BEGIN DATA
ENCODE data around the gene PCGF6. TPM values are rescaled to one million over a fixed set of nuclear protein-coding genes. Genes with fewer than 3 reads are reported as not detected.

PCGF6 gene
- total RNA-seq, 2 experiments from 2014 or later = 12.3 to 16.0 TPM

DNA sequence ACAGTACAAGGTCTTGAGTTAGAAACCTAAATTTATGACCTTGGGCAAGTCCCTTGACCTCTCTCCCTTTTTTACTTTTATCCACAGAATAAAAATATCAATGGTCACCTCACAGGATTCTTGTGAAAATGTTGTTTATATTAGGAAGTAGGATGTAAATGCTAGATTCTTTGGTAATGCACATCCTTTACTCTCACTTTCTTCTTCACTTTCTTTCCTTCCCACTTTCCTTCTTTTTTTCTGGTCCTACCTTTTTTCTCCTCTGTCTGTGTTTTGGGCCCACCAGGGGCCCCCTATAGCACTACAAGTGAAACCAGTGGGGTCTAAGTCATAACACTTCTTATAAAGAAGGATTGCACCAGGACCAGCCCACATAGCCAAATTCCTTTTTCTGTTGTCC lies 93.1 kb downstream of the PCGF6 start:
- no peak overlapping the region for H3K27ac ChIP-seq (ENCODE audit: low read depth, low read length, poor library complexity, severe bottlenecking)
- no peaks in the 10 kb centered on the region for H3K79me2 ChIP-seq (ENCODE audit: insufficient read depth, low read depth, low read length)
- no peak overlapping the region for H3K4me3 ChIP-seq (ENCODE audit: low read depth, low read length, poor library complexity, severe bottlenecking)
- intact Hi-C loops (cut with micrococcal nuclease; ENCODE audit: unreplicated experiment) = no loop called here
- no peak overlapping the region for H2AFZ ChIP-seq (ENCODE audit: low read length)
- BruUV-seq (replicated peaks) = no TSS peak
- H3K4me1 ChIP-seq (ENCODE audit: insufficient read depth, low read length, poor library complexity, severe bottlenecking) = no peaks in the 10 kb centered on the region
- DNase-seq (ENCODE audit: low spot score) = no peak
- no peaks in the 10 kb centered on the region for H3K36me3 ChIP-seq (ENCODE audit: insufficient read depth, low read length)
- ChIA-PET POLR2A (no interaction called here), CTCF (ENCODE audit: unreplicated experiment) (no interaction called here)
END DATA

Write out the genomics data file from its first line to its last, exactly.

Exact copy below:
ENCODE data around the gene PCGF6. TPM values are rescaled to one million over a fixed set of nuclear protein-coding genes. Genes with fewer than 3 reads are reported as not detected.

PCGF6 gene
- total RNA-seq, 2 experiments from 2014 or later = 12.3 to 16.0 TPM

DNA sequence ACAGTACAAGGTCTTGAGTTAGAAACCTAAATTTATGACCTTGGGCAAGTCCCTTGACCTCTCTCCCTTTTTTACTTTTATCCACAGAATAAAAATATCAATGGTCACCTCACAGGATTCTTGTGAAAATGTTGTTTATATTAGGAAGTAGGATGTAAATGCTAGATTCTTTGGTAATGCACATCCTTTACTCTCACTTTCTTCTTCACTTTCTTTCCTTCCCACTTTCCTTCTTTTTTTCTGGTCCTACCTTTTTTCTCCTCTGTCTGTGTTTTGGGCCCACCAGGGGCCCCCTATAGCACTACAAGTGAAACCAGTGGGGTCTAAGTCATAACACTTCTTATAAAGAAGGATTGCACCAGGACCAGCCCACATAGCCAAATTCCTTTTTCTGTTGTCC lies 93.1 kb downstream of the PCGF6 start:
- no peak overlapping the region for H3K27ac ChIP-seq (ENCODE audit: low read depth, low read length, poor library complexity, severe bottlenecking)
- no peaks in the 10 kb centered on the region for H3K79me2 ChIP-seq (ENCODE audit: insufficient read depth, low read depth, low read length)
- no peak overlapping the region for H3K4me3 ChIP-seq (ENCODE audit: low read depth, low read length, poor library complexity, severe bottlenecking)
- intact Hi-C loops (cut with micrococcal nuclease; ENCODE audit: unreplicated experiment) = no loop called here
- no peak overlapping the region for H2AFZ ChIP-seq (ENCODE audit: low read length)
- BruUV-seq (replicated peaks) = no TSS peak
- H3K4me1 ChIP-seq (ENCODE audit: insufficient read depth, low read length, poor library complexity, severe bottlenecking) = no peaks in the 10 kb centered on the region
- DNase-seq (ENCODE audit: low spot score) = no peak
- no peaks in the 10 kb centered on the region for H3K36me3 ChIP-seq (ENCODE audit: insufficient read depth, low read length)
- ChIA-PET POLR2A (no interaction called here), CTCF (ENCODE audit: unreplicated experiment) (no interaction called here)